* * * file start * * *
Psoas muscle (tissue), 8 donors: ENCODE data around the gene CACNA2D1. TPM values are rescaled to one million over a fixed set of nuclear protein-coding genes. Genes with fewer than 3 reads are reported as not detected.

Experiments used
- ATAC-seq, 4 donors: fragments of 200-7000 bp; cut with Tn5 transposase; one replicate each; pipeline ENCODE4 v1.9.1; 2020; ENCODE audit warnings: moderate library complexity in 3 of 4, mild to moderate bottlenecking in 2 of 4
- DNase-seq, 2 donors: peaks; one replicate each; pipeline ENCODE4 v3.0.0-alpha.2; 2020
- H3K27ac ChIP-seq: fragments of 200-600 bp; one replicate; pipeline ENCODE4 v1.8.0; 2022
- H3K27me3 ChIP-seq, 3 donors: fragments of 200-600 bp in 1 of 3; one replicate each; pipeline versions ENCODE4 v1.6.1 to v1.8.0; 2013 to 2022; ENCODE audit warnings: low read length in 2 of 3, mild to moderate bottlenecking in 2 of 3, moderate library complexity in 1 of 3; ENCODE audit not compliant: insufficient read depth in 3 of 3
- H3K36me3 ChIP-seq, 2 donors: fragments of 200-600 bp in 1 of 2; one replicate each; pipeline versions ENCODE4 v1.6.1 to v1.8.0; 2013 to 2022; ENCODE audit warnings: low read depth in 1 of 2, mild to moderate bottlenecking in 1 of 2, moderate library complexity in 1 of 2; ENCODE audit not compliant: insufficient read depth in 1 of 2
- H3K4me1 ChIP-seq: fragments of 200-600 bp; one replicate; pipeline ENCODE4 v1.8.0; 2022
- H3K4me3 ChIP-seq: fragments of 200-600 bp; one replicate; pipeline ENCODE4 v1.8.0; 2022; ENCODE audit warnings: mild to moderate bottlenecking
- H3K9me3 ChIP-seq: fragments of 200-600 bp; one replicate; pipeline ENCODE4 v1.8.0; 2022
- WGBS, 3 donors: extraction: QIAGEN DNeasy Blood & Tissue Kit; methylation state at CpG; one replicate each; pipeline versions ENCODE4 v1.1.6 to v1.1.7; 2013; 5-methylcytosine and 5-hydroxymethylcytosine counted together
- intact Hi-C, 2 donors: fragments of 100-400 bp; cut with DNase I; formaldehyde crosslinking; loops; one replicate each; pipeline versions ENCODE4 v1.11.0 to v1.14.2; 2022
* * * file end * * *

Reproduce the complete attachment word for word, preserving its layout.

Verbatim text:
Psoas muscle (tissue), 8 donors: ENCODE data around the gene CACNA2D1. TPM values are rescaled to one million over a fixed set of nuclear protein-coding genes. Genes with fewer than 3 reads are reported as not detected.

Experiments used
- ATAC-seq, 4 donors: fragments of 200-7000 bp; cut with Tn5 transposase; one replicate each; pipeline ENCODE4 v1.9.1; 2020; ENCODE audit warnings: moderate library complexity in 3 of 4, mild to moderate bottlenecking in 2 of 4
- DNase-seq, 2 donors: peaks; one replicate each; pipeline ENCODE4 v3.0.0-alpha.2; 2020
- H3K27ac ChIP-seq: fragments of 200-600 bp; one replicate; pipeline ENCODE4 v1.8.0; 2022
- H3K27me3 ChIP-seq, 3 donors: fragments of 200-600 bp in 1 of 3; one replicate each; pipeline versions ENCODE4 v1.6.1 to v1.8.0; 2013 to 2022; ENCODE audit warnings: low read length in 2 of 3, mild to moderate bottlenecking in 2 of 3, moderate library complexity in 1 of 3; ENCODE audit not compliant: insufficient read depth in 3 of 3
- H3K36me3 ChIP-seq, 2 donors: fragments of 200-600 bp in 1 of 2; one replicate each; pipeline versions ENCODE4 v1.6.1 to v1.8.0; 2013 to 2022; ENCODE audit warnings: low read depth in 1 of 2, mild to moderate bottlenecking in 1 of 2, moderate library complexity in 1 of 2; ENCODE audit not compliant: insufficient read depth in 1 of 2
- H3K4me1 ChIP-seq: fragments of 200-600 bp; one replicate; pipeline ENCODE4 v1.8.0; 2022
- H3K4me3 ChIP-seq: fragments of 200-600 bp; one replicate; pipeline ENCODE4 v1.8.0; 2022; ENCODE audit warnings: mild to moderate bottlenecking
- H3K9me3 ChIP-seq: fragments of 200-600 bp; one replicate; pipeline ENCODE4 v1.8.0; 2022
- WGBS, 3 donors: extraction: QIAGEN DNeasy Blood & Tissue Kit; methylation state at CpG; one replicate each; pipeline versions ENCODE4 v1.1.6 to v1.1.7; 2013; 5-methylcytosine and 5-hydroxymethylcytosine counted together
- intact Hi-C, 2 donors: fragments of 100-400 bp; cut with DNase I; formaldehyde crosslinking; loops; one replicate each; pipeline versions ENCODE4 v1.11.0 to v1.14.2; 2022